It wants to roll the plan out slowly from 1 July, to be completed by 2024-25, and says it will simplify and flatten the tax system but not fundamentally change its progressiveness.

But the Australia Institute analysis suggests the opposite, saying the plan will increase inequality in Australia by forcing low-income earners to pay a bigger share of total income tax and those the top to pay a smaller share.

It says 80% of income earners will face a flat tax by the end of 2025, representing a radical change to Australia’s historically progressive tax system.

Using the latest taxation statistics, it constructed a model of Australia’s income tax regime, breaking down all taxpayers into 100 groups from the lowest income earners to the highest. It inflated income by nominal GDP and calculated how much each group would pay in tax as the income tax cut is introduced.

It split the taxpayers into three groups: high-income earners (the top 20% of taxpayers), low-income earners (the bottom 30%), and middle-income earners (the remaining 50%).

It found the top 20% of income earners will get 62% of the benefit of the government’s proposed income tax cuts, while the top 10% (very high-income earners) will get about 40%.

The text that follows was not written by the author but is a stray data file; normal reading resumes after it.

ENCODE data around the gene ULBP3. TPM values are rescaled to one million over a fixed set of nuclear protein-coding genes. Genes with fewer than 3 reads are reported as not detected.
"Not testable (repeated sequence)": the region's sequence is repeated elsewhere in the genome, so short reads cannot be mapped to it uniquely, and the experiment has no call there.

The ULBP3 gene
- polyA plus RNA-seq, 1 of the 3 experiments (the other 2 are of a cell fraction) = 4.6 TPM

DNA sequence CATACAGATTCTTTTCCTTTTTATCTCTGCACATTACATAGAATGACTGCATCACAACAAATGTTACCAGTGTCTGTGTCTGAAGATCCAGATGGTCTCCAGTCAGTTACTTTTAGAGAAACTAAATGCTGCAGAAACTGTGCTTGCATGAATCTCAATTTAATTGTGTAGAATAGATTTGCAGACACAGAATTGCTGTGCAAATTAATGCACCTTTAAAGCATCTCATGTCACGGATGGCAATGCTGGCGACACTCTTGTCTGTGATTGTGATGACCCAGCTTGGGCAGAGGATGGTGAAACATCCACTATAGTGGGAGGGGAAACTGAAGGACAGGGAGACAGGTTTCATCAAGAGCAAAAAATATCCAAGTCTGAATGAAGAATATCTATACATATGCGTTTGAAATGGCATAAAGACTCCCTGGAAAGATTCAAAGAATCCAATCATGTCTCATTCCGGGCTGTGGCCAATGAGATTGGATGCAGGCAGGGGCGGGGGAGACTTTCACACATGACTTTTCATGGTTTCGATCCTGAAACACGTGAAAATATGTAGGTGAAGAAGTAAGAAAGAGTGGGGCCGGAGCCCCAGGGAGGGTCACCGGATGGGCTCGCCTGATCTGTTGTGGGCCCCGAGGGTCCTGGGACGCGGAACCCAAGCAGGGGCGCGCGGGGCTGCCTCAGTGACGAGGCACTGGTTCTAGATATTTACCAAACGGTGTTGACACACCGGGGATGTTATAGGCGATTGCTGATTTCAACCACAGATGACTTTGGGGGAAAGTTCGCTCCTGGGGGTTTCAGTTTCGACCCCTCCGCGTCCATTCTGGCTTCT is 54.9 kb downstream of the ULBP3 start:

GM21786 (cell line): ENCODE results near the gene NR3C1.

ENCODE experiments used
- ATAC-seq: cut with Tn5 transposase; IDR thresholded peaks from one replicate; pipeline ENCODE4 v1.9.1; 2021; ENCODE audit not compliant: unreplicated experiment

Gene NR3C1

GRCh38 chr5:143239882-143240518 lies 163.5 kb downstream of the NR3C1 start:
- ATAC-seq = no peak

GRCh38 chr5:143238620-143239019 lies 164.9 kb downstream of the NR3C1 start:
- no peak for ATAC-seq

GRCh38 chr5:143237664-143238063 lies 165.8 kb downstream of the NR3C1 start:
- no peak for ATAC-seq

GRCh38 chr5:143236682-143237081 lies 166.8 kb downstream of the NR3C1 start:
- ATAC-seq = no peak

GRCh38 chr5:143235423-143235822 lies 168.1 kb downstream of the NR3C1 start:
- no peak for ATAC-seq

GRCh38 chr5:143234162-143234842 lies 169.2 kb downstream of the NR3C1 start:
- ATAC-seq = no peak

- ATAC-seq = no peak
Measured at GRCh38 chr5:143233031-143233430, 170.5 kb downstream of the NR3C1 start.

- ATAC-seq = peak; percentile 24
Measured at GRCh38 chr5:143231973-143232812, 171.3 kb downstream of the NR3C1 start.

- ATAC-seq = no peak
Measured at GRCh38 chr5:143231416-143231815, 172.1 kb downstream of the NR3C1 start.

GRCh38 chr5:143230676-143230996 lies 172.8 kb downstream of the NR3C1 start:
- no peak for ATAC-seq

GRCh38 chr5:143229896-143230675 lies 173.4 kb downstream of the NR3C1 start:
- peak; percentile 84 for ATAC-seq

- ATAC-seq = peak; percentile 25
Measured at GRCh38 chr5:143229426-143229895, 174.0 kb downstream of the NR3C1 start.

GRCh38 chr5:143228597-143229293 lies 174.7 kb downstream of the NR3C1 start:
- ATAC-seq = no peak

It found the bottom 30% will get 7% of the cut, while the bottom 10% (very low-income earners) will get just 1.5% of the tax cut.

“A simple way to look at this is to compare two taxpayers,” Australia Institute economist Matt Grudnoff said. “Someone earning $40,000 per year will get a tax cut of $455 per year while someone earning $200,000 will get a tax cut of $7,255 per year.

“Some might say that of course someone on $200,000 will get a bigger cut; after all, they pay more tax. But while someone on $200,000 earns five times more than someone on $40,000, their tax cut will be 16 times higher.

“While this tax cut has some parts that are designed to give relief for those in middle and low incomes, it is clear that the actual result of this tax cut is to hand billions of dollars to high income Australians and make Australia’s tax system more regressive,” he said.

The government has attempted to engineer instant political momentum behind the budget’s income tax package, introducing it straight away and demanding parliamentary consideration by July 1. It is unclear whether the Senate will support the entire package.

Labor will back the tax cuts for low and middle income earners outlined by the government on Tuesday night, but is reserving its position on the rest, and will have more to say on tax during Shorten’s budget-in-reply speech on Thursday night.

Some crossbenchers, including South Australian senator Tim Storer and the Victorian Derryn Hinch, have rejected Scott Morrison’s demand the tax package be considered quickly. Storer has also expressed concerns about flattening the income tax scales, saying the proposal is “regressive” and may be unaffordable.

Malcolm Turnbull on Wednesday insisted the tax package needed to be considered as a whole, not in increments, because “one stage flows into the other”.

Despite the ominous noises from the Senate, the prime minister expressed confidence the government would emerge with the package intact, saying: “I’m confident it will pass the Senate.”